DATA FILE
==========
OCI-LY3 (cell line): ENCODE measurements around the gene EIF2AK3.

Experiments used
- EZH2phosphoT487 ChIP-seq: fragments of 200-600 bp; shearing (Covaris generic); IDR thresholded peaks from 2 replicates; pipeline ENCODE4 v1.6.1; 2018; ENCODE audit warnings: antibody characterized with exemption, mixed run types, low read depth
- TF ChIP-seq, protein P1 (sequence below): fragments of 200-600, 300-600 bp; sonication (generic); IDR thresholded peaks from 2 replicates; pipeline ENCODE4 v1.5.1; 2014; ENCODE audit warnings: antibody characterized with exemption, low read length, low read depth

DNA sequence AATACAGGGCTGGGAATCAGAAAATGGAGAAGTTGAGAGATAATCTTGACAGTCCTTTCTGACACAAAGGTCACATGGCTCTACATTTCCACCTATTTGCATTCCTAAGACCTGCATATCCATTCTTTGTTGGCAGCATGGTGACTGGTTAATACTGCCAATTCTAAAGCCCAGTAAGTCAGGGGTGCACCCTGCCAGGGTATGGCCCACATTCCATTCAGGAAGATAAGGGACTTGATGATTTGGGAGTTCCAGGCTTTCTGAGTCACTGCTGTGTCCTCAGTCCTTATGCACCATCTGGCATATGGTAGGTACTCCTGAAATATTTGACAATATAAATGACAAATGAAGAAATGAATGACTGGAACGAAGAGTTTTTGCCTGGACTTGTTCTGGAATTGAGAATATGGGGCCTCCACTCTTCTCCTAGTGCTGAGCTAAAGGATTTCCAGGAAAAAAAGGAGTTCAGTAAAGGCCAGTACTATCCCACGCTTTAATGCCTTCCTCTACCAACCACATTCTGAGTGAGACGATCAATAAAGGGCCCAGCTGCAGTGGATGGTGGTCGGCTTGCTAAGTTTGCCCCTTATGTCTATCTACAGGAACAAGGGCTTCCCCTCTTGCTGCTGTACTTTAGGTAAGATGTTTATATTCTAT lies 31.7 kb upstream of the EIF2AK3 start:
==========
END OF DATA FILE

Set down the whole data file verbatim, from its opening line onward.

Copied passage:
OCI-LY3 (cell line): ENCODE measurements around the gene EIF2AK3.

Experiments used
- EZH2phosphoT487 ChIP-seq: fragments of 200-600 bp; shearing (Covaris generic); IDR thresholded peaks from 2 replicates; pipeline ENCODE4 v1.6.1; 2018; ENCODE audit warnings: antibody characterized with exemption, mixed run types, low read depth
- TF ChIP-seq, protein P1 (sequence below): fragments of 200-600, 300-600 bp; sonication (generic); IDR thresholded peaks from 2 replicates; pipeline ENCODE4 v1.5.1; 2014; ENCODE audit warnings: antibody characterized with exemption, low read length, low read depth

DNA sequence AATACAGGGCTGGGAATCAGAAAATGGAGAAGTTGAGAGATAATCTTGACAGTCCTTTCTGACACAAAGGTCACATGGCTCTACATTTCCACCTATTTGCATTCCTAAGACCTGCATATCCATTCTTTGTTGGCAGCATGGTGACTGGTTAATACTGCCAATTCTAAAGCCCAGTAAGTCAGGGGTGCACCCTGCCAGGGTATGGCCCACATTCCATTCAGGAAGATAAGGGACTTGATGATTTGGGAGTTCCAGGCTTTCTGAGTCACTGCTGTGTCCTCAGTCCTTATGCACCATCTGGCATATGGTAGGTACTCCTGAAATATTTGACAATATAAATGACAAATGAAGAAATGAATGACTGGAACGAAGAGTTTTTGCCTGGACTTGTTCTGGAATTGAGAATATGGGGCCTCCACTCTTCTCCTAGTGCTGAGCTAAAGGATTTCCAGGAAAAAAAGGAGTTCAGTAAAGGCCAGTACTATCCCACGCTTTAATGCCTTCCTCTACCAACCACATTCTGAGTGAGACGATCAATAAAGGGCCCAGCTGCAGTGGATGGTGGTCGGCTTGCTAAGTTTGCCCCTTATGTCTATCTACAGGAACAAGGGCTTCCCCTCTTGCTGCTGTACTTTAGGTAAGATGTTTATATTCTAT lies 31.7 kb upstream of the EIF2AK3 start: